Candy Maths Mania

An early morning comment conversation with The Quirky teacher today was discussing whether the amazing, “bells and whistles” lessons we plan are actually having a detrimental effect on children’s learning, leaving them reluctant to take place in less exciting lessons (see the comments here) To some extent, I agree: if we were to plan over the top, all-singing, all dancing lessons too often, then children aren’t going to want to take part in “normal” lessons.  The word “dry” was bandied around a little.  But do any lessons need to be “dry”?

Of course, there are some objectives that are less interesting, less inspirational than others.  Maths was given by QT as an example.  But do the lessons have to be dry? Children need to be engaged.

Over the past couple of weeks, I have been looking at the assessments I have carried out of the year, and am trying to fill in the gaps in the children’s learning.   More complex word problems using column addition and subtraction and grid multiplication , along with collecting and interpreting data are two areas where lots of the children have gaps in their learning.  There are plenty of opportunities for “dry teaching” here.  This, coupled with the fact that there are only 3 weeks until the end of the year, could lead to some chaotic and unproductive lessons.  I wanted to find a way to engage the children. Now, before I go on, I just want it to be known that I have been thinking of writing this post for a while, but didn’t know whether to or not.  Never one to court controversy, I know that some teachers will not approve of my approach: maths should be for maths and not for playing ridiculously addictive games.  So, deep breath, and here goes…

Image courtesy of king.com

Candy Crush Saga was my answer.  I have to admit to being very apprehensive about it: it took me a while to get it on to the Learnpads, plus a lunchtime phonecall from their very helpful support team putting my mistakes right.  I didn’t know if the internet would cope, if the Learnpads would cope, and more importantly, if the children would cope.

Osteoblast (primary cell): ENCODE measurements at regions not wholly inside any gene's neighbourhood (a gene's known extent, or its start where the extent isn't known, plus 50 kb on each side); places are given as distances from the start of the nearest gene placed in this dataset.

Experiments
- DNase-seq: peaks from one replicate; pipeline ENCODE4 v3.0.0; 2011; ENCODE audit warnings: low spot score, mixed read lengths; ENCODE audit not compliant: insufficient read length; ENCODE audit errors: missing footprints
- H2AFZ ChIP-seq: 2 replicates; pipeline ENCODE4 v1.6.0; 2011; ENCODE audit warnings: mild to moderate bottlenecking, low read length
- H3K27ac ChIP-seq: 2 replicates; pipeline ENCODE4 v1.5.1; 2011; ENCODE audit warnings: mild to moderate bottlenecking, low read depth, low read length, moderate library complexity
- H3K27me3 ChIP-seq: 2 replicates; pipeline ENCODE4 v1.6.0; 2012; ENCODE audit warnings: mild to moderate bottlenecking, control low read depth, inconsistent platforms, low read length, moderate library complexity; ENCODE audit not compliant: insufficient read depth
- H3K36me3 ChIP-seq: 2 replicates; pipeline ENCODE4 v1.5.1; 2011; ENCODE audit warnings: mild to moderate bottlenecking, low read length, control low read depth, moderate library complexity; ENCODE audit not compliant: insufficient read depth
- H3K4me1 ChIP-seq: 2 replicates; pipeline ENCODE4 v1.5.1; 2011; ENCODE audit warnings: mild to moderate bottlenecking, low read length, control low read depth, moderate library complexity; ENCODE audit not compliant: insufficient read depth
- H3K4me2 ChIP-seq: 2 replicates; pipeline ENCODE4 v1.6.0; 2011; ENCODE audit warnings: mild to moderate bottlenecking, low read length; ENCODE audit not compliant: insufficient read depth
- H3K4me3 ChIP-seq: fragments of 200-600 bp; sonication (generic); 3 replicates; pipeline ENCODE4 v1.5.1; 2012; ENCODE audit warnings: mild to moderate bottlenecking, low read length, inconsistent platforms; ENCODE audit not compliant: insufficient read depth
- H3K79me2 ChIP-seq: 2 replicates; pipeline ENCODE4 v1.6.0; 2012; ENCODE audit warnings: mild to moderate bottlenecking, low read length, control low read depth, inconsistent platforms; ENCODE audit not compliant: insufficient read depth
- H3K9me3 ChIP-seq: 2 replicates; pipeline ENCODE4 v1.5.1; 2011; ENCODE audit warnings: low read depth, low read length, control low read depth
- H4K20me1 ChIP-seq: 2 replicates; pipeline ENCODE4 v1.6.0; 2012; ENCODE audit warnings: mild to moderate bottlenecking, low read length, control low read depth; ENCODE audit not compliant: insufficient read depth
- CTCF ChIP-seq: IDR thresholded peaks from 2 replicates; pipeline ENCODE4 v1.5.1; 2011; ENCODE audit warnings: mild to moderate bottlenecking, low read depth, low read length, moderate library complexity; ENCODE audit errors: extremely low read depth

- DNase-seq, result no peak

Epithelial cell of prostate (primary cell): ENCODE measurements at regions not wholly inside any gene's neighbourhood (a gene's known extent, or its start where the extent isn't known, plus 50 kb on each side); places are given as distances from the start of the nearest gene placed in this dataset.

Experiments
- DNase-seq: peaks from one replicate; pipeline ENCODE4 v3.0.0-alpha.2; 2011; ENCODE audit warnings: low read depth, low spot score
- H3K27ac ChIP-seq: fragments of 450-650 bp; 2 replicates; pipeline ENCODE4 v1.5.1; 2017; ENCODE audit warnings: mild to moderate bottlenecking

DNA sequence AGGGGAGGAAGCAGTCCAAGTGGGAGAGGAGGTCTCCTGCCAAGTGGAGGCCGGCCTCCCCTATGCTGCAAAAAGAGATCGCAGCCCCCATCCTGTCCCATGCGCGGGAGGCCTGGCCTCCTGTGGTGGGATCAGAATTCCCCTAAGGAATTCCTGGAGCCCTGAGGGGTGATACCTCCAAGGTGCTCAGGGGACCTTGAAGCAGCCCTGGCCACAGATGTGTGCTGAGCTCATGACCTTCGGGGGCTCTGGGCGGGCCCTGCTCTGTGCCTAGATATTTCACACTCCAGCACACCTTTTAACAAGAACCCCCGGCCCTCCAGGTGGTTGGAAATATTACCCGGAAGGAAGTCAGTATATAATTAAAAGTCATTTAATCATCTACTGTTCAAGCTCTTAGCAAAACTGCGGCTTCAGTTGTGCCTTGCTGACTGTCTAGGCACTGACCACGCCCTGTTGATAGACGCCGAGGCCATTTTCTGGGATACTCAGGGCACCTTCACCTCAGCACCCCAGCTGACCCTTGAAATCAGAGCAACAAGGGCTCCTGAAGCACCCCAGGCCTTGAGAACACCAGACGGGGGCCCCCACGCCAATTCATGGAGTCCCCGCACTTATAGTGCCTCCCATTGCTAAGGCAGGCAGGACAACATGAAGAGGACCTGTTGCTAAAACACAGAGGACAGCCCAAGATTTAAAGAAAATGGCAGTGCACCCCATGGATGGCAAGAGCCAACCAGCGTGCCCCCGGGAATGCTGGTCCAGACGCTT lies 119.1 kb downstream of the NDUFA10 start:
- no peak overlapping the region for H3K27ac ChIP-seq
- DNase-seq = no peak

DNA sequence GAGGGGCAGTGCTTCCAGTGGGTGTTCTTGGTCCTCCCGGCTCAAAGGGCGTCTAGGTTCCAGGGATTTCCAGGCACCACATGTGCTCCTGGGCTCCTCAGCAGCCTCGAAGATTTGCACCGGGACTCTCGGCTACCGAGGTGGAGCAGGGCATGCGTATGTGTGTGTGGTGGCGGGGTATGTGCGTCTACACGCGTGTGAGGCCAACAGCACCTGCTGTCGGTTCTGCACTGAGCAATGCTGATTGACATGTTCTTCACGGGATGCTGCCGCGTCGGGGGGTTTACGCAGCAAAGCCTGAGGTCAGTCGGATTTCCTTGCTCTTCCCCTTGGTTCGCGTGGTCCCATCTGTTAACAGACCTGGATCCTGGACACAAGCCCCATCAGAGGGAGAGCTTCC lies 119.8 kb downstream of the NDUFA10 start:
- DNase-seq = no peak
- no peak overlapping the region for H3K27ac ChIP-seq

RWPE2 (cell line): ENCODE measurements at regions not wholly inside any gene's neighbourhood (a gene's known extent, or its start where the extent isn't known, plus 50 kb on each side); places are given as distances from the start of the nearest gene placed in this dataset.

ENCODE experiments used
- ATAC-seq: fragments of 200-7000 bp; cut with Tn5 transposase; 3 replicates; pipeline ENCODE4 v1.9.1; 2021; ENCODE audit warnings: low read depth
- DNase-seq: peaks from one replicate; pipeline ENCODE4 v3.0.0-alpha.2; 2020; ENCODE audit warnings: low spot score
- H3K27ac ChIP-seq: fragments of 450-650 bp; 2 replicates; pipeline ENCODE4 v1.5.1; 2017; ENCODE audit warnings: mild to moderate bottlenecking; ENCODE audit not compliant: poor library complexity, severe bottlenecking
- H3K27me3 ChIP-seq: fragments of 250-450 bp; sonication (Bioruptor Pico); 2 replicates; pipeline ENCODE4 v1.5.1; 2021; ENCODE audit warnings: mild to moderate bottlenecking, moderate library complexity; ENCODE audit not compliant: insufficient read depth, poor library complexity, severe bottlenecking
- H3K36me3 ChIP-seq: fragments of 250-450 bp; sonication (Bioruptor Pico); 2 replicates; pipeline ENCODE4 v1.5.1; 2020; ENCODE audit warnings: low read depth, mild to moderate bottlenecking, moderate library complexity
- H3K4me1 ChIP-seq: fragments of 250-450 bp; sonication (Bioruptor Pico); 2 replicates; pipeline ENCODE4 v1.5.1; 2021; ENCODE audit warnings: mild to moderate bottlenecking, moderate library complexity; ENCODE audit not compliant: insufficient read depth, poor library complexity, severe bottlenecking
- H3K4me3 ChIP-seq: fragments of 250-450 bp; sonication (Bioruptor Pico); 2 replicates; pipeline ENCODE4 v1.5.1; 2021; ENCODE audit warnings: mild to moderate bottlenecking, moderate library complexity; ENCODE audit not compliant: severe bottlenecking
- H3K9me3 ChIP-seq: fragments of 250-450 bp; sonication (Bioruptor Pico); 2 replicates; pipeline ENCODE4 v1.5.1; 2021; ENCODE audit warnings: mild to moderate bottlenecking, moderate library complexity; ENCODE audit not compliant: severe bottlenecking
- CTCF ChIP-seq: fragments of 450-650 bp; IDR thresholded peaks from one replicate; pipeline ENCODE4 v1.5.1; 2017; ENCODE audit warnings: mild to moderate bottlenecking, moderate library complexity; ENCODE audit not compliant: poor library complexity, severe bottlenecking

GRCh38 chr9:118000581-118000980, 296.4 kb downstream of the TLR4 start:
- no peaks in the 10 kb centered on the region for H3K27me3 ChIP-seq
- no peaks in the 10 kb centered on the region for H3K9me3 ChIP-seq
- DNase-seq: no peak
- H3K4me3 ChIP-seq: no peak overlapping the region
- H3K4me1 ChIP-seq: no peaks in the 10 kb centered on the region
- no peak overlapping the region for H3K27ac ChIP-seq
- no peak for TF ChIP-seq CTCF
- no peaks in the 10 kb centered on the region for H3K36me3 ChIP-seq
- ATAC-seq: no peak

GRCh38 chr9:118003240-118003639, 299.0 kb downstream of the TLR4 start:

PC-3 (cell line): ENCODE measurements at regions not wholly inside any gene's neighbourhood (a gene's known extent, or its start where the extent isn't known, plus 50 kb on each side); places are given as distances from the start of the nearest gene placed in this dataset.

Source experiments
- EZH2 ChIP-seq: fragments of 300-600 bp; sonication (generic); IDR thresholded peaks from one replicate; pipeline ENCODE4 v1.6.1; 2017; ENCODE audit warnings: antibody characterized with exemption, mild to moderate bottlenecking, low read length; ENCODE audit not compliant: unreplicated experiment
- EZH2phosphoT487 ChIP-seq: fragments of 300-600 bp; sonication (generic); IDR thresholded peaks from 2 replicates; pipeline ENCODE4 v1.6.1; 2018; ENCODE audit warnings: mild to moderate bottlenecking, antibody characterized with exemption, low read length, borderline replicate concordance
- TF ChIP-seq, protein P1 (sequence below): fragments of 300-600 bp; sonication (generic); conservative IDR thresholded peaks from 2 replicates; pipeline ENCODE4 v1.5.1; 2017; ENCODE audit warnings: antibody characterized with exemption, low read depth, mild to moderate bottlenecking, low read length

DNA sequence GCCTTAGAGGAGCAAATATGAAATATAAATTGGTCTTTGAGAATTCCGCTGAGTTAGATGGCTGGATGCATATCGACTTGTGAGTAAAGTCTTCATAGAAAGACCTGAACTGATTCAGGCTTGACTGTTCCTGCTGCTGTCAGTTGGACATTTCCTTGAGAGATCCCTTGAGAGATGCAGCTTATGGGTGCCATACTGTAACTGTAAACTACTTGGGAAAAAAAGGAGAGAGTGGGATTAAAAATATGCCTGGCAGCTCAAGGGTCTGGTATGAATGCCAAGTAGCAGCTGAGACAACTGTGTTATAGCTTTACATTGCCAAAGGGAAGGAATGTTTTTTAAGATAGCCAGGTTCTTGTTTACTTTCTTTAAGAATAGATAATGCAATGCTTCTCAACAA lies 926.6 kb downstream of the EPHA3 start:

But all was good.

The children spent ten ridiculously crazy minute completing five levels of Candy Crush and recording their scores.  “Ten minutes wasted when they could have been learning,” I hear some people say.  But 10 minutes isn’t wasted when we had three fantastic, maths filled lessons from it.  The children had a huge selection of word problems to choose from, ranging from simple addition or subtraction to complex problems which involved many steps of addition, subtraction and multiplication.

From SkitchThis is where I had intended the Candy mania to end, but the children really enjoyed it, so we spent 5 minutes in another lesson completing two levels and recording data to put into graphs.  For most, this was in the form of colours of candies swapped, but others opted to choose their own data to collect.  Those who were less confident with drawing graphs then put their data into simple bar charts; those more confident children worked out how to present the results of more than one child on the same graph for comparison.  Again, five minutes well spent.  Today, I found an information sheet produced by King which gave statistical information for the children to interpret. Clearly not the most thrilling of lessons, but the fact that it was linked to our Candy Crush experience made the children all the more enthusiastic.  I’m not going to milk the whole Candy Crush thing, but one more activity to come: the children are going to design their own survey and collect data to present and draw conclusions.

I know that using technology for technology’s sake is a bad thing.  All too often, I see trainees teaching using the interactive whiteboard when it adds nothing to the lesson, just because they feel they should be using it. Taking 10 minutes out of every lesson to play a few levels of the game surely couldn’t be justified. But if it can be used to motivate and engage children, then a few minutes’ technology used wisely can be time well spent.


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